NotebookA Bethesda, Maryland-based startup called Synapsify is today launching a B2B product that puts a new spin on semantic analysis, using a patented technique to assess credibility and quality based purely on scouring blocks of text. Synapsify has also announced that it has nabbed $600,000 in seed funding, including a strategic investment from ICG Ventures, the investment arm of book-distributing giant Ingram Content Group.

Synapsify CEO and co-founder Stephen Candelmo, who was previously co-founder of government contracts marketplace Fedbid, says the startup’s technology doesn’t need to rely on metadata, nor does it just do a straight sentiment analysis to assess whether or not a piece of written content is negative, positive, or neutral. Instead, it looks for linguistic patterns and structures that indicate how credible that piece of content is, how high quality it is, and which passages are most likely to resonate with readers. Candelmo likens it to noticing transitions between musical chords that stick in the listener’s memory.

“At the very heart of language is sound, and at the very heart of sound, like classical music, is math,” says Candelmo. “That helps us curate content to find the most important and most resonating things that are taking place in that content.”

The idea behind Synapsify is that it will help publishers, marketers, researchers, and companies that deal with large volumes of reviews make sense of content overload. For instance, it can distinguish between a useful restaurant review and a useless review by looking at how the writer constructs an argument and backs it up with facts and detail. “It’s able to recognize a pattern of talking where you are supporting yourself,” says Candelmo. “But if you’re going back and forth and switching from topic to topic and not really crafting a good story, the algorithm recognizes it as a rant.”

The technology is similar to that used by the Huffington Post in its recently launched Conversations platform, which seeks to sort comments by relevance using a semantic analysis engine called JuLia, which was first developed by Adaptive Semantics, acquired by HuffPost in 2010. HuffPost has since kept the technology close to its chest, however. Other competitors include Topsy and Lymbix.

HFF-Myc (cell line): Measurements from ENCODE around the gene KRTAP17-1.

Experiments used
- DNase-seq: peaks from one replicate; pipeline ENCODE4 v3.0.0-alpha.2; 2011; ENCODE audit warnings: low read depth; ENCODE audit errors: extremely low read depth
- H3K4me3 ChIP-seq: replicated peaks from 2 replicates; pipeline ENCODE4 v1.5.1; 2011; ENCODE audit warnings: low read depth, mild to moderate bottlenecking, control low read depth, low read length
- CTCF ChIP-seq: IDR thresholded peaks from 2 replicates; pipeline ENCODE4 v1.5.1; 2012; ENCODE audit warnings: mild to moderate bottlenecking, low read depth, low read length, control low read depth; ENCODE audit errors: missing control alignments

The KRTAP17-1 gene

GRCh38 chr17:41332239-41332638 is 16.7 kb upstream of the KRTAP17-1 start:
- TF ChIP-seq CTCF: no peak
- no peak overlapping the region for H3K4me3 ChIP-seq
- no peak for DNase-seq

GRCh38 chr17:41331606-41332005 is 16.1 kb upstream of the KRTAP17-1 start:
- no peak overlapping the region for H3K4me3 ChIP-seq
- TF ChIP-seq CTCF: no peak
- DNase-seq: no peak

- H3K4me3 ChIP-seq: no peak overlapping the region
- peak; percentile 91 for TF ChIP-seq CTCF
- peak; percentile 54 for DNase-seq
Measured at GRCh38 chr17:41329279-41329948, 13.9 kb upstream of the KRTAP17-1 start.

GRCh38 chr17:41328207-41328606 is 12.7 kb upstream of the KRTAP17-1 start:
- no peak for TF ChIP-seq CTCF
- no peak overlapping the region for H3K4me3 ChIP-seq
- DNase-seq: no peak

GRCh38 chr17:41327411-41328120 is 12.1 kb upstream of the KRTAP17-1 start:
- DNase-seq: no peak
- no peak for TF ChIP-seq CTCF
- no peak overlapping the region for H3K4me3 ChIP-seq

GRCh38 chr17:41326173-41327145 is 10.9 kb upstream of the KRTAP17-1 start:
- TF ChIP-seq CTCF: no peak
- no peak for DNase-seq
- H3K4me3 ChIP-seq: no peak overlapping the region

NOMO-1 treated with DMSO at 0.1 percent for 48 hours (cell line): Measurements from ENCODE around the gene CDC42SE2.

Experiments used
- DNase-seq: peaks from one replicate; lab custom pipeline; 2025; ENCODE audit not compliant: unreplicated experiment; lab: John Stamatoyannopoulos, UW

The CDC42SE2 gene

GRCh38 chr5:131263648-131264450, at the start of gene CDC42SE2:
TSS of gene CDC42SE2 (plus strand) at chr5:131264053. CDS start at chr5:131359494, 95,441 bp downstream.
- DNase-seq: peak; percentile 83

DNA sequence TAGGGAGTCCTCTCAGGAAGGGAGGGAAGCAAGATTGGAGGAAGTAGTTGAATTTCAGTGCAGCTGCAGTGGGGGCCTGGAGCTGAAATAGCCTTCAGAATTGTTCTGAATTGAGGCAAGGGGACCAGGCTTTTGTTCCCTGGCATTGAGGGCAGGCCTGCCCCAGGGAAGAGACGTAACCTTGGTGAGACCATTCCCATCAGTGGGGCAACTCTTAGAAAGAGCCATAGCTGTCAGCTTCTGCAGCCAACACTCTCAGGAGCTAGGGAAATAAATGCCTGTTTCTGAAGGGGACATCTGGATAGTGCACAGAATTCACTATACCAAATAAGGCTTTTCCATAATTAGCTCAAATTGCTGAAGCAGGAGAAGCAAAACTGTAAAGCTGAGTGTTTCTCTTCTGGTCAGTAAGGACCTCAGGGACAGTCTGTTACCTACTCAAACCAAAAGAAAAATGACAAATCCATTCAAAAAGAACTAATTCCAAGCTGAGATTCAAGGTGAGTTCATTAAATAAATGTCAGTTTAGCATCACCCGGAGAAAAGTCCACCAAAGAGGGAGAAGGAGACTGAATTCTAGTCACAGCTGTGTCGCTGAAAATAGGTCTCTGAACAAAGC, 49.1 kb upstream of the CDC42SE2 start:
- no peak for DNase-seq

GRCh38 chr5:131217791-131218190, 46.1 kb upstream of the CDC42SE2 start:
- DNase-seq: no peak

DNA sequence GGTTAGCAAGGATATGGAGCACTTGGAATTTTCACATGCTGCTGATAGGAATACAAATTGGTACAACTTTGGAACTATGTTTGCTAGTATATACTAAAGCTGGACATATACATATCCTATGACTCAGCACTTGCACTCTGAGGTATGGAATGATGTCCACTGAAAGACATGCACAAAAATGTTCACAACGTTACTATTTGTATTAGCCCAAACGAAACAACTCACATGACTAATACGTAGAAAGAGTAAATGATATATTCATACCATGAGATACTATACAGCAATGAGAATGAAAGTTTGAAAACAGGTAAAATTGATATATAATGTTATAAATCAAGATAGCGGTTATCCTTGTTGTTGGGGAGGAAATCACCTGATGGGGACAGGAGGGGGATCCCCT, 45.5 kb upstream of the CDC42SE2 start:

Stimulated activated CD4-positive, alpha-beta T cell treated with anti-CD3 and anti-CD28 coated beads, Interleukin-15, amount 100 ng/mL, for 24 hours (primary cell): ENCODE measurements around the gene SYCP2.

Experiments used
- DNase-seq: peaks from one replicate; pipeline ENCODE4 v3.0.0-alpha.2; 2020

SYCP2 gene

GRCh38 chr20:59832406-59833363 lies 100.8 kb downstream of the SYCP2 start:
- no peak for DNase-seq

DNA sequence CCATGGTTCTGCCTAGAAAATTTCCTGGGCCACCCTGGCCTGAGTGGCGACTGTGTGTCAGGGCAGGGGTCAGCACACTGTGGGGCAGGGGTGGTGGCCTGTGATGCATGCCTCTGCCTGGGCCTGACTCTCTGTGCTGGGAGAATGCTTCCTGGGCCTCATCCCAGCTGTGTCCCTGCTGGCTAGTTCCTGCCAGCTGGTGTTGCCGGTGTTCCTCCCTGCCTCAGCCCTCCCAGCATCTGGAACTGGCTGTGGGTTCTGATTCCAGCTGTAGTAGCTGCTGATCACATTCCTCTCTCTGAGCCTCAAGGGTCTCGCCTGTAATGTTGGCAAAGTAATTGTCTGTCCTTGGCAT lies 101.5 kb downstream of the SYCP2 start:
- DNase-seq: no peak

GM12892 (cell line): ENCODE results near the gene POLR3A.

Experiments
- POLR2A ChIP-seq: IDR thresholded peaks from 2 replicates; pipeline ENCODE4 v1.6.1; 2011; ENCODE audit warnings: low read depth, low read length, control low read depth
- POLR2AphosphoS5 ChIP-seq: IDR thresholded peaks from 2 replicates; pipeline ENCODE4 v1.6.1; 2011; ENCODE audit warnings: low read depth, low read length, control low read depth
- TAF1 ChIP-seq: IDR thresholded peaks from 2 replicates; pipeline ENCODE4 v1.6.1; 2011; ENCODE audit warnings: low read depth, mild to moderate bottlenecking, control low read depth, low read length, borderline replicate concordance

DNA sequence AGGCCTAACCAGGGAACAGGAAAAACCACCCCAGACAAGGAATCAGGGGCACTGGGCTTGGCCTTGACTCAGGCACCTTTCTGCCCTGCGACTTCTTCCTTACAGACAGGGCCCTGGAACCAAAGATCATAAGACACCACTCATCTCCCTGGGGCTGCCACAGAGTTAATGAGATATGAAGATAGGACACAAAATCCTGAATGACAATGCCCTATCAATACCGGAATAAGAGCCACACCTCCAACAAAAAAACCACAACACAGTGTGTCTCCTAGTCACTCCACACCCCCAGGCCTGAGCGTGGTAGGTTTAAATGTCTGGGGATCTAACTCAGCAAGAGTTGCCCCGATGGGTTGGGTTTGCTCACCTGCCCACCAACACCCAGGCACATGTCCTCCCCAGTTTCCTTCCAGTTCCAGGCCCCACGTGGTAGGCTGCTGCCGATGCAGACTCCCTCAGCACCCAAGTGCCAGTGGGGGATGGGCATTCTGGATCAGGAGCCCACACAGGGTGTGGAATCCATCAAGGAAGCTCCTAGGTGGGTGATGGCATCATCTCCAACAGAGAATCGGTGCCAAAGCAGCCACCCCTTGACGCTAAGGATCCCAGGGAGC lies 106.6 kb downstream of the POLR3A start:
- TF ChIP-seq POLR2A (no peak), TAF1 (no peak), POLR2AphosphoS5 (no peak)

To provide an example of how the Synapsify works, Candelmo put it to work on my story from yesterday about The Magazine. On a scale that, in order, includes “Low,” “Average,” “High,” “Strong,” and “Outstanding,” Synapsify decided my story was Strong in quality, Strong in quotability, and High in credibility. The two phrases that it picked out as most important were:

  • Their models are set up so that they need only a small subscriber base to be able to cover their costs and, all going well, make a little extra money on top”; and,
  • “However, many writers – especially magazine writers – want to do more than just get paid for their work.”

My assessment of the ranking? Not bad. I wouldn’t encourage anyone to read only those two passages instead of the entire story, but they’re good enough to give a general sense of what the piece was about.

Synapsify is a recent graduate of Washington DC’s Fort accelerator and was awarded a patent for its technology three months ago. It has a team of five programmers. Candelmo’s co-founder is Lawrence Au, who has a background in search and artificial intelligence. Its other investors include Washington DC venture firm Fortify, Middeland Capital, and some angels.